Smile Politely

A cacophony of fools

Rashard Mendenhall needed a mulligan to explain his discomfort. It’s not that he likes Osama bin Laden. But he knew, when he saw crowds chanting USA! USA!, that something was amiss.

Chanting crowds express no big ideas. Some don’t know why they’re chanting. They lack the sophistication to explain their visceral impulses.The same may be true of those repulsed by wild-eyed nationalism.

I was uneasy, too. But I know the reason.

Those people shouting USA! USA! are only Americans by default, by accident of birth. They would be chanting for their country in Tehran. If deprived of something national to chant about, they’d chant about something regional, usually a soccer team.

My team wins! My team wins!

The instinct to rivalry goes way back. “Me against my brother; my brother and me against my cousin; Me, my brother, and my cousin against the stranger.”

Today’s accidental Americans perpetuate that old Arabic slogan. How ironic.

           Definitely not Americans                                             Possibly an American

To be an American is to be a republican. Governance is intellectual, based on ideas and rule of law. The opposite is monarchy, government based on blood succession. Monarchy derives from brute force.

This distinction is known as “American exceptionalism.” We are the exception. We were founded on ideas, rather than bloody battle.

Our English overlords refused to accept our independence until we beat them in bloody battle, because that’s what they understand.

American leaders tend to study law, history, and political science. English royals, from William the Conqueror to William the Balding, are all military men.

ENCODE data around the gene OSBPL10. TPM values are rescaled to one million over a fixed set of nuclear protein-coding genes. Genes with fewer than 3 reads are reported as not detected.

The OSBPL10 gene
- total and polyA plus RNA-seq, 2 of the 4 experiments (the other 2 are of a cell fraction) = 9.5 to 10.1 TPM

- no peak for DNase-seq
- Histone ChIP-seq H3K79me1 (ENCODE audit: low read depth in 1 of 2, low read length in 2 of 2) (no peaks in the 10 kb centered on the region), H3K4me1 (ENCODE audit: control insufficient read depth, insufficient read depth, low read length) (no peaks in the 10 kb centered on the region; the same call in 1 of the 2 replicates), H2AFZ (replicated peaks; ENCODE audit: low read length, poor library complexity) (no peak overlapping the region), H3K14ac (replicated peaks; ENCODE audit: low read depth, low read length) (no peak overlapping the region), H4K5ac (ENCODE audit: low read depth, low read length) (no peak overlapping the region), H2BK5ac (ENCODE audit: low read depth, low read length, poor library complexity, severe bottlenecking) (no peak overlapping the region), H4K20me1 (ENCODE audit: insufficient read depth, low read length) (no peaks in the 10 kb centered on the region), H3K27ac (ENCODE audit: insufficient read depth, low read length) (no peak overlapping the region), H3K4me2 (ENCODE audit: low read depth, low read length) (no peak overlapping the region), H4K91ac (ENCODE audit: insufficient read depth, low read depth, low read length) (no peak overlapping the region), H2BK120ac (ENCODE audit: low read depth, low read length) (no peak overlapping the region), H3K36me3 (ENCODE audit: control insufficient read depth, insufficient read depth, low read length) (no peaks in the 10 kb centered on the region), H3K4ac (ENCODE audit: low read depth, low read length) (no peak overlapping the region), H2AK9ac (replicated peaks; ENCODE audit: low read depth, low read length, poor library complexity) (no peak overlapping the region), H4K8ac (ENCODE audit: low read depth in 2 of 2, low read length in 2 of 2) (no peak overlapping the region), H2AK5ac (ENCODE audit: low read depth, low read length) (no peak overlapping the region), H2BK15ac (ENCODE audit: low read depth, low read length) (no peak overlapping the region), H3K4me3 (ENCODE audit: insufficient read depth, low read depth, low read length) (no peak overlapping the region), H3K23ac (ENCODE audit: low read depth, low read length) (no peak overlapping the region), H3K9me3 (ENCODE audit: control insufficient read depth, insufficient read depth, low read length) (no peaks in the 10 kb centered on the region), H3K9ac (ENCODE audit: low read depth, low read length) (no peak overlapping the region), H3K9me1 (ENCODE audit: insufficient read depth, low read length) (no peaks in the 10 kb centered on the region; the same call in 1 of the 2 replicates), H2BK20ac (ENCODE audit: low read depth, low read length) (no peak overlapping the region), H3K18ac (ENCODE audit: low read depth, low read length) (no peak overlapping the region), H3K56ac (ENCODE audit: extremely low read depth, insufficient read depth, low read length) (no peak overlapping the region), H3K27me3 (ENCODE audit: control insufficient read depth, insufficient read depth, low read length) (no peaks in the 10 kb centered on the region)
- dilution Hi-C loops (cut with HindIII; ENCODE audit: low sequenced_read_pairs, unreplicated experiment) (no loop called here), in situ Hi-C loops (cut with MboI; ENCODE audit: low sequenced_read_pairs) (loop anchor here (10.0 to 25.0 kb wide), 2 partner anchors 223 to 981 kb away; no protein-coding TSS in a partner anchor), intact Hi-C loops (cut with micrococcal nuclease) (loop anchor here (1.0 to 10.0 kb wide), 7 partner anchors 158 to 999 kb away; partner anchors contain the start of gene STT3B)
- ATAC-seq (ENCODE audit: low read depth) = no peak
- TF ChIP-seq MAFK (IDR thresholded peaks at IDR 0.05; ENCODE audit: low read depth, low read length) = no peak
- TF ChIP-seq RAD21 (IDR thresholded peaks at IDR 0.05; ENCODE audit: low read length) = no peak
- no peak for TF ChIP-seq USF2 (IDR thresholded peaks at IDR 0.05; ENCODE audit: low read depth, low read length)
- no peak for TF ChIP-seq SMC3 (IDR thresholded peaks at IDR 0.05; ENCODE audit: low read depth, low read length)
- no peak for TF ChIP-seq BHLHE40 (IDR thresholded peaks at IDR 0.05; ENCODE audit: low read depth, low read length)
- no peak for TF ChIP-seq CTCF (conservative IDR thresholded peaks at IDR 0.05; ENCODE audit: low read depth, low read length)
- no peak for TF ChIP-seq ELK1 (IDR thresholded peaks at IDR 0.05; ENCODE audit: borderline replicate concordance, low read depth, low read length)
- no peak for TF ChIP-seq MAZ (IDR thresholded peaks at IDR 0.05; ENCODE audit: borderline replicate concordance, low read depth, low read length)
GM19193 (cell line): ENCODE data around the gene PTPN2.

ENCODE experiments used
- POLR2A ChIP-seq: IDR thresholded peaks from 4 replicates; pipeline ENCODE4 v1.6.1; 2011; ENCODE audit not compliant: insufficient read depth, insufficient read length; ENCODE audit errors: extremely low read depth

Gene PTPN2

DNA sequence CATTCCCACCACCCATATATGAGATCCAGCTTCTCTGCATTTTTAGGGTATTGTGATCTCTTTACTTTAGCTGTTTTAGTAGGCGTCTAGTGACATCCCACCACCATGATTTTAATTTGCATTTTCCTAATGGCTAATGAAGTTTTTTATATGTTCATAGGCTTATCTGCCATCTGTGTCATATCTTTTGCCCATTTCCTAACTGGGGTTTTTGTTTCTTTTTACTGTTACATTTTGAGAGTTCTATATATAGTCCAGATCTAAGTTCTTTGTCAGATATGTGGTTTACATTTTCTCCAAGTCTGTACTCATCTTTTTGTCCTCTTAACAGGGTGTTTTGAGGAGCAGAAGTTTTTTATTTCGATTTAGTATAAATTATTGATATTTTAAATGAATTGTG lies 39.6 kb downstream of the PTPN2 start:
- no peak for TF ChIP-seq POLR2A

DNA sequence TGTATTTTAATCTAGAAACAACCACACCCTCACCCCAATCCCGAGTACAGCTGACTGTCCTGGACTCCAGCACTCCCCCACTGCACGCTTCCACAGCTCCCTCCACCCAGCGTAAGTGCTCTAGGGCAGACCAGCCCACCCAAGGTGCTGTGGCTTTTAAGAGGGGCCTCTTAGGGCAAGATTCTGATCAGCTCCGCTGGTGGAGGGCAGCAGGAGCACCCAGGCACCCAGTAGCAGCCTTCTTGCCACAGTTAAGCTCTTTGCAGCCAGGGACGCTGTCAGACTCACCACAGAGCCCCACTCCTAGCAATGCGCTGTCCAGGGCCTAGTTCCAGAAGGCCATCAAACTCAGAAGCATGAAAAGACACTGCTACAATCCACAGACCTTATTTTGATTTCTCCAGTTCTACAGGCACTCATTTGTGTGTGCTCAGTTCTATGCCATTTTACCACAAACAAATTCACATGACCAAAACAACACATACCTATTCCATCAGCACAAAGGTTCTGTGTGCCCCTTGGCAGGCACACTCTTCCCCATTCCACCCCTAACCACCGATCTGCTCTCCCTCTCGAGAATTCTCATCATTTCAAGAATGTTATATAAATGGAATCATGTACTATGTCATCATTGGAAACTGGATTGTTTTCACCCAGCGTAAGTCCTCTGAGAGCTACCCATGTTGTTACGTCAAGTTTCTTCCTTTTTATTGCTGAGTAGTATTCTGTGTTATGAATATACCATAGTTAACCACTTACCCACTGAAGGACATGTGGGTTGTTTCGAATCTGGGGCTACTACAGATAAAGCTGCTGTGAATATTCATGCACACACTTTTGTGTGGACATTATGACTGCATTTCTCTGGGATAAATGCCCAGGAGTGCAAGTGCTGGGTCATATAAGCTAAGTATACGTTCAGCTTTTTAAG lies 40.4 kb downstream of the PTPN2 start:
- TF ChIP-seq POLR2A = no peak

The modern crop of populist Republicans often cited “American exceptionalism” in 2010, the same way they said “whack a mole” a lot in 2006, and “mollycoddling” in 2008. But these Republicans are not republicans.

The phrase was merely trendy. They didn’t know what it means.

References to a “shining city on a hill” and “divine providence” conjure images of spired castles, and the hand of god. In this usage of the phrase, the root of exceptionalism is hazy, ineffable.

To cite god as our benefactor — rather than the framers — reeks of monarchy. Is anything more unAmerican than the divine right of kings?

Hazy sourcing may feel acceptable if your entire existence is based on faith, rather than reasoning, but that’s a whole ‘nother kettle of fish.

Besides, the Jesus story features a fine bit of Americanism: Non-republicans might think “turn the other cheek” promotes nonresistance. A good republican knows what it really means. “You might be stronger than I am, but I’m not backing down and I’m not going away.”


Americans are born in every country. Some never make it to America, but that’s okay. Their minds and voices are needed elsewhere.

We should encourage them.

That’s why shouting USA! USA! is an inherently bad idea. It doesn’t explicitly proclaim our unwavering dedication to ideas over despotism. It doesn’t declare “republicans everywhere, you are one of us.”

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